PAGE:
How to Use NodeJS to Insert Into a PostgreSQL Table

Introduction to using NodeJs to insert into PostgreSQL

When you’re working with Node.js, you may find yourself needing to access a database from your application. With PostgreSQL, it’s simple to connect to a database and perform a number of different database operations using Node. In this article, we’ll focus on the task of inserting data into a table. We’ll show you how you can create a simple query app that uses Node.JS to insert into a PostgreSQL table.

Prerequisites to using PostgreSQL and Node.JS

Before we start examining our code examples, let’s take a moment to look at some prerequisites that are necessary for this task:

  • First, you’ll need to have PostgreSQL installed on your device. To see whether you have this installed, simply use the command service postgresql status. The output will let you know if the status is active.

  • Next, you’ll need to have the command-line interface psql installed. Use the command psql -V to check if you already have it installed on your machine.

Screenshot of a terminal window getting the PostgreSQL server status and psql version

Verify that Node and its package manager ‘npm’ are installed

If you already have Node installed on your machine, you can type node -v to see the version of Node.js that you have.

The output should look something like this:

v12.10.0

You can also find out which version of npm you have using the same -v option:

npm -v

Use the Node Package Manager npm to install the pg Postgres packages

Another thing you’ll need to install is the pg client, which you’ll need to add to your dependencies. Run the following command in your project directory if you don’t have this client installed already:

npm i pg

Create a PostgreSQL table for the Node.JS app

In this section, we’ll create a Postgres table, and then we’ll insert some record data into the table using our Node.js app.

We can create a table using this statement:

CREATE TABLE student(id SERIAL PRIMARY KEY, firstname TEXT, lastname TEXT, age INT NOT NULL, address VARCHAR(255), email VARCHAR(50));

Create a JavaScript file for the Node.JS application

Using a text editor or any IDE editor that supports JavaScript syntax, such as Sublime or Visual Studio Code, create a file with a .js extension.

NOTE: Don’t forget to run the npm init -y command in a terminal window within your project directory. This will make sure that Node is initialized. You’ll also need to run the command npm i pg. This command uses the npm package installer to install the Postgres client.

Create a Postgres pool connection for the Node.js app

Now, let’s turn our attention to our Javascript code. We’ll need to use the const JavaScript statement to ‘require’ the pg client package. We’ll also use it to declare a new Pool object, which is used for the PostgreSQL connection:

const { Pool, Client } = require("pg");

const pool = new Pool({
  user: "postgres",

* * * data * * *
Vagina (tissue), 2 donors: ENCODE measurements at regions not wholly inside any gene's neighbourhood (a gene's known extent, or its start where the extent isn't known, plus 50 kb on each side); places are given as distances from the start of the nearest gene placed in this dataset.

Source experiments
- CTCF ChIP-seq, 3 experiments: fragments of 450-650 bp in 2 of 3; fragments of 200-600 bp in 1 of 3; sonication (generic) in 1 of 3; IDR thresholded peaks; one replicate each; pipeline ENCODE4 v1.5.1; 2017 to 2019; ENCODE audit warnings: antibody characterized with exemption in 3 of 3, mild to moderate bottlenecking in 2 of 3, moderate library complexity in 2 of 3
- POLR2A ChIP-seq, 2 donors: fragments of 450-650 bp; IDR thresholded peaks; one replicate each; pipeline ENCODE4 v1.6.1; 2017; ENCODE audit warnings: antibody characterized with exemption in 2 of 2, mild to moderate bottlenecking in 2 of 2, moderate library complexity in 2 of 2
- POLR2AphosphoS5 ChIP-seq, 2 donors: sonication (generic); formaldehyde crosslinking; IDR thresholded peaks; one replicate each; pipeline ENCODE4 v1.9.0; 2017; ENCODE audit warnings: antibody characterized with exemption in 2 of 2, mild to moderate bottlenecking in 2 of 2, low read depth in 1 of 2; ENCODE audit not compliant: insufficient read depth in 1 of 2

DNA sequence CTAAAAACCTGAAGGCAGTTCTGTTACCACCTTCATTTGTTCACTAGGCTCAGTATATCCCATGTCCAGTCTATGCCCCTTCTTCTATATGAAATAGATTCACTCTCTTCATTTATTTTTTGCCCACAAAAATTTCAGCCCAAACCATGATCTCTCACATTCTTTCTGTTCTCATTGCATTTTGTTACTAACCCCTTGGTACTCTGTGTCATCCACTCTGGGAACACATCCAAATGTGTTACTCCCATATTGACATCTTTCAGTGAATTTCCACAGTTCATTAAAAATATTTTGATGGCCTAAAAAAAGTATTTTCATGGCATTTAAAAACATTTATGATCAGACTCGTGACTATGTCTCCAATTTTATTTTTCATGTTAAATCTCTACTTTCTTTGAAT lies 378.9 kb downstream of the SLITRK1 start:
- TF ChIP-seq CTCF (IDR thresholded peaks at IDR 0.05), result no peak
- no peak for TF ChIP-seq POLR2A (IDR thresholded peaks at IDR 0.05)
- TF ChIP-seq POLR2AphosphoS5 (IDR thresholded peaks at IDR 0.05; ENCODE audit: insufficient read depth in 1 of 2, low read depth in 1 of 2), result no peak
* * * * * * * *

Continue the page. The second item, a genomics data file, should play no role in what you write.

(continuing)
host: "localhost",
  database: "test",
  password: "1234",
  port: "5432"
});

NOTE: A Node.JS connection pool is used to manage the database connections. This assists with the recycling of the database cache and helps boost the performance of the commands.

Use Node.Js to ‘INSERT’ records into the PostgreSQL table

After we create our new pool object, we’ll use it to execute a PostgreSQL query. This is accomplished by passing a string to the object’s query() method call. Let’s check out a simple example of how we can use Node to insert records into a table:

pool.query(
  "INSERT INTO student(firstname, lastname, age, address, email)VALUES('Mary Ann', 'Wilters', 20, '74 S Westgate St', 'mroyster@royster.com')",
  (err, res) => {
    console.log(err, res);
    pool.end();
  }
);

Let’s try running this script. We’ll go to the directory of the file that we just saved. Then, we’ll type node insert.js in a terminal window to execute the script.

The script will return results that look something like the following:

undefined Result {
command: 'INSERT',
rowCount: 1,
oid: 0,
rows: [],
fields: [],
_parsers: [],
_types: TypeOverrides {
_types: {
getTypeParser: [Function: getTypeParser],
setTypeParser: [Function: setTypeParser],
arrayParser: [Object],
builtins: [Object]
},
text: {},
binary: {}
},
RowCtor: null,
rowAsArray: false
}

Now, let’s use a SELECT statement to display the newly inserted records in our table:

id | firstname | lastname | age | address | email
----+-----------+----------+-----+---------------------+---------------------------
1 | Cory | Gibes | 23 | 83649 W Belmont Ave | cory.gibes@gmail.com
2 | Danica | Bruschke | 22 | 840 15th Ave | danica_bruschke@gmail.com
3 | Natalie | Fern | 24 | 7140 University Ave | natalie.fern@hotmail.com
4 | Mary Ann | Wilters | 20 | 74 S Westgate St | mroyster@royster.com
(4 ROWS)

Pass a string object to Postgres query() method

In our next INSERT example, we’ll see how the ` character can be used for multi-line JavaScript strings in order to break up a long SQL statement into shorter lines of code. The string object is then passed to the pool.query() method: